I am using the Queensland Art Gallery as an example because we came from a situation where there was a handful of staff and we went in a year to 100 staff. There is no way that the gallery could have organised all the major international exhibitions with which we  began our program in the way that we did without Bob’s personal support and that of AEA. In fact, it was the accepted wisdom back in 1982 that the Queensland Art Gallery – I am sure Doug Hall will also comment on this from a later era - would never be able to fill that building on the South Bank and that we needed to put enormous focus on temporary exhibitions in order to meet the expectations of our public. Well, that is another story and probably Doug Hall will take that up.

I do want to make a point about AEA. AEA grew out of that period in the 1970s. The Visual Arts Board of the Australia Council was a key early player and the Australian Gallery Directors Council was also important in developing the early international exhibitions which came to Australia before AEA was established. There are many figures who should be mentioned in these pioneer developments, but I don’t have time to do so. It is also important to remember there had been two previous organisations set up to organise international exhibitions and they hadn’t been able to proceed. So when Bob put together the vision for AEA and became its first director, it wasn’t altogether a certainty that his new organisation would be able to succeed where others had not. I know Bob has told me that he was given a million dollars by the then Fraser government but told never to come back. I don’t think you did - perhaps once but you didn’t get any further funding. My point about all this is that  it was Bob’s vision and creativity and the way he has developed AEA - a vision followed by Carol Henry since as executive director - that has been so important to museums in Australia.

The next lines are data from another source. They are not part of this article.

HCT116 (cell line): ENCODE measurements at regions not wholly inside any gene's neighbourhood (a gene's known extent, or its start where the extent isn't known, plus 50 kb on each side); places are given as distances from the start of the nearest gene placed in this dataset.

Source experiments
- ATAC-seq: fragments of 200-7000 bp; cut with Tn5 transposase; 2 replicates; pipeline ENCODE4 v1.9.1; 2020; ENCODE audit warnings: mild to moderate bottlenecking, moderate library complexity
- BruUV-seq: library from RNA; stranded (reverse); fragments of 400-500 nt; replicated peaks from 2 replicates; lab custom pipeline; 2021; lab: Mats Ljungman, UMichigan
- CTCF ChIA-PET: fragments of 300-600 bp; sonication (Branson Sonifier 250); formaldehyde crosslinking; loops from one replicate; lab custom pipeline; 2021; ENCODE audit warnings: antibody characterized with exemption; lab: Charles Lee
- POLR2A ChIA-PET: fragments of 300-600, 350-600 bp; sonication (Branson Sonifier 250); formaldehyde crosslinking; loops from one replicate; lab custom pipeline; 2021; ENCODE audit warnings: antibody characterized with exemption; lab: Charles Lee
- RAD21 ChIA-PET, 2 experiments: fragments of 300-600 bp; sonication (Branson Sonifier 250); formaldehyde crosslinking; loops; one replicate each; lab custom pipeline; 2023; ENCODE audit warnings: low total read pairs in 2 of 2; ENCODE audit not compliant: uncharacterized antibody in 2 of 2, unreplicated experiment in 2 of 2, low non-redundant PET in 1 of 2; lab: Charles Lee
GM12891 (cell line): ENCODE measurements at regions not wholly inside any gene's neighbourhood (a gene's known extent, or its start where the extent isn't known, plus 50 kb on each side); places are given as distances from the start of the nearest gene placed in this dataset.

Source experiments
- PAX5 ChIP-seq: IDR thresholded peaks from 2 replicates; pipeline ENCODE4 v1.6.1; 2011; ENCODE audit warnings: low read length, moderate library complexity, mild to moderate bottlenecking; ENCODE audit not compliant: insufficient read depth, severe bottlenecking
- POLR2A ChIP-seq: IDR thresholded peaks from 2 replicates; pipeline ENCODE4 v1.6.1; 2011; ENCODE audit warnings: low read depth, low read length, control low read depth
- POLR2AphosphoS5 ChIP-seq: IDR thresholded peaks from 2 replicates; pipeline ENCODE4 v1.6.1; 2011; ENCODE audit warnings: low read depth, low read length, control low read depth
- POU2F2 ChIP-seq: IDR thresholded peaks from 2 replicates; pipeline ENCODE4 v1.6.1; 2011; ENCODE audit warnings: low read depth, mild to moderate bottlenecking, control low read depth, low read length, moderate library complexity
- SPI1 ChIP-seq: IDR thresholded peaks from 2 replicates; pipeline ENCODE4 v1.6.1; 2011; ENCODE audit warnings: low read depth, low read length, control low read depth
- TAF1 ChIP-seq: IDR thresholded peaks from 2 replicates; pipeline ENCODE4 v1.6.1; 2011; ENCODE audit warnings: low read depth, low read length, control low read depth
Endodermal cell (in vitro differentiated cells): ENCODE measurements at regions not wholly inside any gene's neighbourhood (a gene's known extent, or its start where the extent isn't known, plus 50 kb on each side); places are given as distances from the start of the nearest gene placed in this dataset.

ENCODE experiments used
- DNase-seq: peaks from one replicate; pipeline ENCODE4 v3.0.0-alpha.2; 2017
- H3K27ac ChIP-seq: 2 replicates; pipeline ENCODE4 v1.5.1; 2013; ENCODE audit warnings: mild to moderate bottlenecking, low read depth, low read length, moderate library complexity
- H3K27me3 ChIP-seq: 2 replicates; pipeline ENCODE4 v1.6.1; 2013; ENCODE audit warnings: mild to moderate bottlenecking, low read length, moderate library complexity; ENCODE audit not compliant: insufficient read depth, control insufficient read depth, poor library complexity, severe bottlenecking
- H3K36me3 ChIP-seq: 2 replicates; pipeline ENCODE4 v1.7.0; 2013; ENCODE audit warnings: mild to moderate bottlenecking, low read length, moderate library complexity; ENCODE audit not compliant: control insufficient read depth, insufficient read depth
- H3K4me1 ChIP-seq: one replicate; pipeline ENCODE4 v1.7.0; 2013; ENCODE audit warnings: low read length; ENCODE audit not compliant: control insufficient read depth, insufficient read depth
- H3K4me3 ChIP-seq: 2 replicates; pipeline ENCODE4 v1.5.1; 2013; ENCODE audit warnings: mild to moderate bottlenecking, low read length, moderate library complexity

It is not just smaller institutions like the Queensland Art Gallery that benefited, because every museum in Australia has benefited enormously from Bob’s vision. I have a few other things to say but I wanted to ask you, Betty, because you were so involved in developing international exhibitions yourself and also were on the board of AEA for many years, if you wanted to comment on why these international exhibitions have been so important to Australia.

BETTY CHURCHER: I think they have been crucially important and that is why I made such a focus on it myself, mainly because Australian collections formed so late. We formed without the benefit of large princely or aristocratic collections to form a nucleus. Many of those collections starting from scratch. The Queensland Art Gallery started with the Evicted by Blandford Fletcher … and that was their first purchase. Consequently, it’s incredibly important for us to borrow pictures. What we can’t buy, and there’s an awful lot in this world we can’t buy, we can borrow. When we can borrow the very best and bring those to the Australian people, that is one of the things that really drove me when I was the director of the National Gallery because I remembered how vitally important it was to me as a small child when I was taken to the Queensland Art Gallery on Gregory Terrace. I loved it.

CAROLINE TURNER: Did you take a torch as one of our colleagues had to at another Australian museum in that era?

BETTY CHURCHER: I didn’t take a torch, no. I really loved it. That was my first contact with a real painting, and I will never ever forget it. It was just as if the whole of Brisbane suddenly melted away, my seven-year-old childhood melted away, everything melted away, and I could just step in to another world. That was the world of Blandford Fletcher, which I don’t particularly want to step into now. But I kept thinking when these exhibitions came to Australia that I hope some mothers bring their children so that they can have that amazing experience, because it was absolutely amazing. My problem was that I couldn’t get there. I was only eight when I was first taken there so I had no way of getting there myself and I had to get my father to keep driving me. He was a rather irascible Scot and he was saying, ‘No, we’ve been there, we’ve seen that.’ On this particular Saturday I was so desperate to see this picture, I don’t think I have ever been so desperate to see a picture since, that I invented this incredible lie. I said to him, ‘No, Dad, you haven’t because there is a big exhibition of war art on.’ I was in the car and I was desperately trying to formulate a plan, because he had a bad temper, my Dad. I thought: What’s going to happen? There will be a terrible explosion. How can I deal with this? When I got there it was one of those extraordinary conundrums that face children from time to time: there was an exhibition of war art on and they had taken down Evicted to make room for the war art. I thought I had pulled some black magic and that God was trying to tell me something very important. It was the lie and I was thinking of all the sorts of things it was. I don’t think I even looked at the war art, I was so baffled by it.